158 - Born Under a Bad Sign: Freedom and Astrology in Jewish Philosophy

Posted on 12 January 2014

Abraham Ibn Ezra, Ibn Daud and Maimonides consider the philosophical implications of astrology as science flourishes in the Jewish culture of Andalusia.

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Further Reading

• Abraham Ibn Daud, The Exalted Faith, trans. N.M. Samuelson (London: 1986).

• I. Levin, Abraham Ibn Ezra Reader: Annotated texts with Introductions and Commentaries (New York: 1985).

 

• R. Fontaine, In Defence of Judaism: Abraham Ibn Daud. Sources and Structure of ha-Emunah ha-Ramah (Assen: 1990).

• G. Freudenthal, “Maimonides’ Stance on Astrology in Context: Cosmology, Physics, Medicine, and Providence,” in F. Rosner and S. Kottek (eds), Moses Maimonides: Physician, Scientist, and Philosopher (London: 1993), 77-90.

• B.R. Goldstein, “Astronomy and Astrology in the Works of Abraham ibn Ezra,” Arabic Sciences and Philosophy 6 (1996), 9-21.

• Y.T. Langermann, “Maimonides’ Repudation of Astrology,” in A. Hyman (ed.), Maimonidean Studies 2 (1991), 123-58.

• S. Sela, Abraham Ibn Ezra and the Rise of Medieval Hebrew Science (Leiden: 2003).

• I. Twersky and J.M. Harris (eds), Rabbi Abraham Ibn Ezra: Studies in the Writings of a Twelfth-Century Polymath (Cambridge, MA: 1993).

 Stanford Encyclopedia: Abraham Ibn Ezra and Abraham Ibn Daud

 

 

Comments

Berel Dov Lerner 16 January 2014

It's worth pointing out that in many ways, the medieval discussion of astrology and human freedom is an early version of today's problem of scientific determinism and human freedom.

Yes, I'd agree with that - basically we're talking about two kinds of causal determinism. However there are various issues that arise in the astrology case that don't arise in the modern science case, in particular the idea (already found in the Stoics) that the determinist system is not just necessitated by unbreakable causal chains, but also selected because it is the best possible outcome. Modern science doesn't have that additional layer of providential determination. One way to see the significance of this is that if you asked an astrological determinist or Stoic what would happen if the world started again from scratch, they would be likely to say (the Stoics did say) that exactly the same sequence of events would unfold, since God is going to ensure that it does as it is the best possible outcome. Whereas a modern day scientific determinist might or at least could say that things unfold both randomly (things could have been wildly different) and necessarily (in the sense that once the random starting conditions are in place, everything will unfold deterministically from that point on).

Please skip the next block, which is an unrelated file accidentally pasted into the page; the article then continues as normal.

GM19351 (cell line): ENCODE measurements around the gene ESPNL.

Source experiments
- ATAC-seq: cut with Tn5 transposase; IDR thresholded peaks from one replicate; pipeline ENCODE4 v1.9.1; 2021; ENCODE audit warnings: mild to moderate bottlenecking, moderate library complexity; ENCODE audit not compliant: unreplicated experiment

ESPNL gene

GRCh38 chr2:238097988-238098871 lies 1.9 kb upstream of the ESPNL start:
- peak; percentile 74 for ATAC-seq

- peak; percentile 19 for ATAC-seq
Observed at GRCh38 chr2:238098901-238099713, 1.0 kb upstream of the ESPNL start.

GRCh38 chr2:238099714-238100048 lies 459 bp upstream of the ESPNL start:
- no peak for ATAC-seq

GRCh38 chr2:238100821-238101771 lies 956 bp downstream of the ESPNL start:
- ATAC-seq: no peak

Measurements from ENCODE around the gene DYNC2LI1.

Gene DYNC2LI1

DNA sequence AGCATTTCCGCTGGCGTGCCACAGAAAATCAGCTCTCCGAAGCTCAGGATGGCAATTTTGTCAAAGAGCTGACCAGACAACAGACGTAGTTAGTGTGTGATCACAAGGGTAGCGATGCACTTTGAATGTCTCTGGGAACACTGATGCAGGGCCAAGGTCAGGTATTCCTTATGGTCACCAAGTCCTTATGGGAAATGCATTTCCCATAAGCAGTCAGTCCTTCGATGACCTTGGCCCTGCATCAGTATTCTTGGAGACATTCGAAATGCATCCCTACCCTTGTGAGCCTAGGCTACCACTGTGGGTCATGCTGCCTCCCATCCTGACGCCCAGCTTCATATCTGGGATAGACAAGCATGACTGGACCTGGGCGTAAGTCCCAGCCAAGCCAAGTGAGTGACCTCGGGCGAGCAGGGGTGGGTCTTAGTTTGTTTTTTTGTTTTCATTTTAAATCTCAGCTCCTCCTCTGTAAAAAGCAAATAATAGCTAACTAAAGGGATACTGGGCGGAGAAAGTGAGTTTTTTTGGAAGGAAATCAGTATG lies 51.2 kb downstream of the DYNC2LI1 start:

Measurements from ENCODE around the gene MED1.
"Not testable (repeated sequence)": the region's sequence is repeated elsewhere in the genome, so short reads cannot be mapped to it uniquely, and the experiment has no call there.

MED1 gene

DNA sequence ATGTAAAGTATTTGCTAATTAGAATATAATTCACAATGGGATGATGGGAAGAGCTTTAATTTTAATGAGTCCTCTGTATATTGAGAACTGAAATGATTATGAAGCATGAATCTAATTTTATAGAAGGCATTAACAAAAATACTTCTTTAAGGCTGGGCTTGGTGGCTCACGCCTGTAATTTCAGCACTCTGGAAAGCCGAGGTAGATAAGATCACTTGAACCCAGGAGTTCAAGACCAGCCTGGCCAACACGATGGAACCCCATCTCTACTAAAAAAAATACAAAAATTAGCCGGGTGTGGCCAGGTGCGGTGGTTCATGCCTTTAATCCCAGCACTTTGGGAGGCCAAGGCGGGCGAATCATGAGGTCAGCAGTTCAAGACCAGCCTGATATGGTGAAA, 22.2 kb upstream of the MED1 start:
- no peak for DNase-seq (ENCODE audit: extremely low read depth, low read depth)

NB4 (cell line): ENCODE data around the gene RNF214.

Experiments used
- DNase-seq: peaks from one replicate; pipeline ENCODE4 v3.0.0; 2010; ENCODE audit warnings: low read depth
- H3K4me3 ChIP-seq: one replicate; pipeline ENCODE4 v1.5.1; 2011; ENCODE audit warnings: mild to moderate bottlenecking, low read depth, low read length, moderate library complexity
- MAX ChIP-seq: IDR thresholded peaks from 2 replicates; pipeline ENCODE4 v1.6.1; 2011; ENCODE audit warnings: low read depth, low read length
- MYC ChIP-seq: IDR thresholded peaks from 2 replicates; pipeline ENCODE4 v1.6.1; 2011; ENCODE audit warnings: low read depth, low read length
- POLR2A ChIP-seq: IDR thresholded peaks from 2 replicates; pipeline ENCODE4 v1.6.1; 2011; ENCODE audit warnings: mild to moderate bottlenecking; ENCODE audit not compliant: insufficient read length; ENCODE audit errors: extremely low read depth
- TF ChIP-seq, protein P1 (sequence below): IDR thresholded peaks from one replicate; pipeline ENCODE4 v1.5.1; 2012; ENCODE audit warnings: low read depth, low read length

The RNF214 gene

Berel Dov Lerner 17 January 2014

In reply to by Peter Adamson

Come to think of it, there seems to be a further difference. Scientific determinism seeks causal explanations all the way down to the level of individual decisions made by individual human beings, while astrology seems to involve more general issues of how things work out. (I don't know all that much about astrology - does that sound correct?) I am reminded of how a later Jewish philosopher (Joseph Albo) treats the issue of petitionary prayer. For him, prayer does not change the deterministic workings of the grand cosmic system, rather it changes the nature of the worshiper herself so that the system will "automatically" treat the *new* her in a different way than it would have treated the *old* her. All of this depends on human beings possessing the freedom to choose to pray.

Thanks, that's interesting - I am just reading up on Albo for a future episode. I would disagree though about astrology: to me the philosophically crucial issue is that astrology does (supposedly) make forecasts about individuals, e.g. through their birth horoscopr or through astrological advice about, e.g. whether to go on a journey. Some Aristotelians (starting with Alexander of Aphrodisias) accept that the heavens influence our lower world but reject this kind of individual level influence, preferring to see only a general influence. But that is precisely a reason to reject the efficacy or possibility of astrology.

Hello,

Most astrologers do not consider it to necessarily work by any known physical mechanism, but rather in a manner thats best described as acausal. There are meaningful coincidences between planetary positions and personal or world events. Just like the hands on a watch tell you the time, but do not actually determine the time. In a sense, astrology deals with fields of probability- certain things are more likely to happen at certain times.

There is a season to everything under the Sun, and the planets tend to reflect the quality of the time. If one wishes to plant a garden they are more likely to be successful if they do so in Spring and when the Moon is waxing.

Newspaper horoscopes were created to sell newspapers. One's time and place of birth are the factors that make one birth chart different from the rest.

Is There Really A Mars Effect: http://www.theoryofastrology.com/gauquelin/mars_effect.htm

Cheers,
David

Peter Adamson 19 January 2014

In reply to by David Crook

Well, I suppose when you say "most astrologers" you mean nowadays. In the ancient and medieval traditions, as we've seen, plenty of astrologers (and philosophers who believed in astrology) did invoke causal theories to explain the efficacy of the science. Al-Kindi is a good example. However it is also true that some authors in this period were evasive or silent about how exactly the causal interaction would work, or whether there is any causation at all; and some ancient authors explicitly argued that stars "signify" without causing events down here on earth.